Author: Mithran Ladhania, Class IX D
Ignoring the minute cuts and bruises his old, shaky palms received, the man brushed away the shattered glass and the brown leather frame. With the greatest of care, he picked up the glossy piece of the sepia-colored paper. Large pieces of glass from the frame had somehow embedded themselves in the photo.
The largest piece, long and horizontal, had torn right through the face of his father. The previous state of the photo was irretrievable now.
His body had run far too dry at this age, to let tears flow down his wrinkled, sagging face. So he simply crouched over the corpse of this last remnant of his past, all that connected him to his old man.
He could still see the face of his young self smiling as if he were recalling one of his father’s sea stories. What part of his father he could still see in the photo was his stark white uniform, captain’s hat tucked neatly under one elbow.
He tried to recall the face of his old man, the mirth in his expressions, the twinkle in his eye, the pearly white sailor’s smile he had grown so used to in his young years.
He couldn’t recall it. With the photo gone, every last bit of his father had vanished from the world. The grief couldn’t be contained anymore.
“No … no no, I’ve lost him… lost him… gone!”
Small beads eventually ran down those cheeks, face crumpling the way it hadn’t for decades. But there was no one to share the old man’s grief.
* * *
He knew it wasn’t the child’s fault. He was far too young to even realize what had happened. He did not completely forgive his grandson for the incident, either.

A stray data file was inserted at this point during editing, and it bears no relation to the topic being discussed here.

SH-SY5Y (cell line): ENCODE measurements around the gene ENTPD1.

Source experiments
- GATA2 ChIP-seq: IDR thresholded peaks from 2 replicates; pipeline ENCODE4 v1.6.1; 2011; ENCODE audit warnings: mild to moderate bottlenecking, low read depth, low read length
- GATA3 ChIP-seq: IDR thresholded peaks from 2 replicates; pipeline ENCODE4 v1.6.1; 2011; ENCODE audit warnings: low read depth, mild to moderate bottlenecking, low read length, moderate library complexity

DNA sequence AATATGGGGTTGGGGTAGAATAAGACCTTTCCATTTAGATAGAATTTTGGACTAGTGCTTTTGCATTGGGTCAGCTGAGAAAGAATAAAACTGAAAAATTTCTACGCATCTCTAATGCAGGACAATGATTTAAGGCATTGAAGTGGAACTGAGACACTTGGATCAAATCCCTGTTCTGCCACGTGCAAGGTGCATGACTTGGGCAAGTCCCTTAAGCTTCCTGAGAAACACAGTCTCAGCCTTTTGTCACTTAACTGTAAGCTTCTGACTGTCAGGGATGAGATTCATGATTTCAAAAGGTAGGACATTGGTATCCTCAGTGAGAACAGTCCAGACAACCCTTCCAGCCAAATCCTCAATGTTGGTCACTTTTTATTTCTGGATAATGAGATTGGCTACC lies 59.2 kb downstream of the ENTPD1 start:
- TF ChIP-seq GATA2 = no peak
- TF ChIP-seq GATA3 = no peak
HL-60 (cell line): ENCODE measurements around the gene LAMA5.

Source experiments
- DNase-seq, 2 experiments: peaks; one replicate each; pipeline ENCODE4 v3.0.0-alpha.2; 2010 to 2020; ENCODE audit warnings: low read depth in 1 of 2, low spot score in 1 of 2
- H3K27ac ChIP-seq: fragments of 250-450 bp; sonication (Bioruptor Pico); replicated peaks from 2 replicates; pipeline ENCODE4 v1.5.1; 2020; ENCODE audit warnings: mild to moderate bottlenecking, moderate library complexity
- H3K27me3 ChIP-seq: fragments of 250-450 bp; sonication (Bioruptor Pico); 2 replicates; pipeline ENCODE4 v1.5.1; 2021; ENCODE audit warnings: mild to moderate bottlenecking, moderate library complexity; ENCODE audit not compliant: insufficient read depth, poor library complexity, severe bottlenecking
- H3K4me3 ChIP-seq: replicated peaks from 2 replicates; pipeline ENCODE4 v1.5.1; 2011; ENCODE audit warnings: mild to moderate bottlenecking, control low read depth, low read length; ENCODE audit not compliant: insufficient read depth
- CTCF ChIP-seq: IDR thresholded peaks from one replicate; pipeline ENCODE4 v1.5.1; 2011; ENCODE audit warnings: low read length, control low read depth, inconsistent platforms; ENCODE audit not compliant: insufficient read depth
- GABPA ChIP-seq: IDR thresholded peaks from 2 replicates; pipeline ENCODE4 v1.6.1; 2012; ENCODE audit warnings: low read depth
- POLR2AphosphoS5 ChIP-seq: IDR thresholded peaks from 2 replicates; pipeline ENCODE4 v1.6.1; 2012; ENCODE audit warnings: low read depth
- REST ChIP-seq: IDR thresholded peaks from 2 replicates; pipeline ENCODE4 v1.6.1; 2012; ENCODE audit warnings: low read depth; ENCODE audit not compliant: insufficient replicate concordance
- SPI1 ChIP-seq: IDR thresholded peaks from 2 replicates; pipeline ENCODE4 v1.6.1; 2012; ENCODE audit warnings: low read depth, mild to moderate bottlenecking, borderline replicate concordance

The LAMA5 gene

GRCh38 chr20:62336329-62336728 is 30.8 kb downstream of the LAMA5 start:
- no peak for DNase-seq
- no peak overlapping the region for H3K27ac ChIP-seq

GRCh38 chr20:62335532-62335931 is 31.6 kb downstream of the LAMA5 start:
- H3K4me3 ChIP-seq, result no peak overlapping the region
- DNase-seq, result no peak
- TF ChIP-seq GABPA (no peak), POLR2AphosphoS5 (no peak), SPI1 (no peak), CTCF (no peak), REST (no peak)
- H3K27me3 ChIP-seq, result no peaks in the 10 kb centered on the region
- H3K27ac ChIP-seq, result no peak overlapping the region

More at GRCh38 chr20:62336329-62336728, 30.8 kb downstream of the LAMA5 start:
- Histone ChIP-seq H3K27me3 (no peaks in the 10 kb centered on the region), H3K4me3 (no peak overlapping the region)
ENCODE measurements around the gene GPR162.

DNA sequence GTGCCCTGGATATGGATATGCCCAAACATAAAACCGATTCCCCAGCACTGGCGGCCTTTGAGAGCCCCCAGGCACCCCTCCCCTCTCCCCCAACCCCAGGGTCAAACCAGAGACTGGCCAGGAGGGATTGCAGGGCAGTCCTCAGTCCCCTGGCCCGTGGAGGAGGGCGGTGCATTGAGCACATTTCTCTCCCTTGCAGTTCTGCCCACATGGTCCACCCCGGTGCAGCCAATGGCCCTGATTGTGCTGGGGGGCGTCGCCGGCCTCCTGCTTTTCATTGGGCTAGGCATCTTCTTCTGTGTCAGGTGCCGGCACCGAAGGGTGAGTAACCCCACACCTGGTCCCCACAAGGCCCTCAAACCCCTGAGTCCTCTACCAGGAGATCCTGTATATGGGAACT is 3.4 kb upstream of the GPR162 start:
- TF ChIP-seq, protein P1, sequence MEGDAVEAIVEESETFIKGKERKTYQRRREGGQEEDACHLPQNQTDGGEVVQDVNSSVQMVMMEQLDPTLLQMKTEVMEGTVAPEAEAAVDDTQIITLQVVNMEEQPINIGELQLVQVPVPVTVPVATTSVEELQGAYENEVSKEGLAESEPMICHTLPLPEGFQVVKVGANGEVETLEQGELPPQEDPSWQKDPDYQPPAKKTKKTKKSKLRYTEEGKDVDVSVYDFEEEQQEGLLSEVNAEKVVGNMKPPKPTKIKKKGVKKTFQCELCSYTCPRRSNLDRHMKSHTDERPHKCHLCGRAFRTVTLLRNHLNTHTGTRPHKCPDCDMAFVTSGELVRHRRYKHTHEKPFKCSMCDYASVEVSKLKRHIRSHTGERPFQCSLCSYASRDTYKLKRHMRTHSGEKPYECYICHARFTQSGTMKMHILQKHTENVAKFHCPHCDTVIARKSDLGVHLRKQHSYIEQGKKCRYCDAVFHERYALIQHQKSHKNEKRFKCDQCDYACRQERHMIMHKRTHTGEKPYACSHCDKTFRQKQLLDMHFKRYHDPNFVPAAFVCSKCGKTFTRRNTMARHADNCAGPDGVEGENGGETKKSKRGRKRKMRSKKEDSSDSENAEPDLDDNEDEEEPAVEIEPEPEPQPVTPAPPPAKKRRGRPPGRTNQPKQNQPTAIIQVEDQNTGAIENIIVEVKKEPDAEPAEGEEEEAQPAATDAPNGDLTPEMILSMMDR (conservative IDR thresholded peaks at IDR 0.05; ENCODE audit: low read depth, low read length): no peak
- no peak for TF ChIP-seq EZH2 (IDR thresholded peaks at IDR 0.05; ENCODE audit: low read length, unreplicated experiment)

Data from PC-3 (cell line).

As the tears faded away, leaving trails of salt, the man adjusted himself in his wooden armchair. Distinctly, he could remember what his father had said after the death of the young boy’s mother.
“Come with me, son, and we shall trudge this beach.”
“Yes, father,” he had sniffled.
“Each one of us leaves marks upon this sand, not one goes along this path without leaving a trace. See this sea? How close it seems, doesn’t it? One day, son, one day, the sea will get closer. So close that it will wash away every mark you make on this sand.
The waves will one day come for me, they will one day come for you. We will disappear from this world. But until that day, I have you, my son!”
From his perch overlooking the setting sun over tumultuous blue water, the old man saw what the sea had done.
“The waves have come for you, Father. And they have come for me.”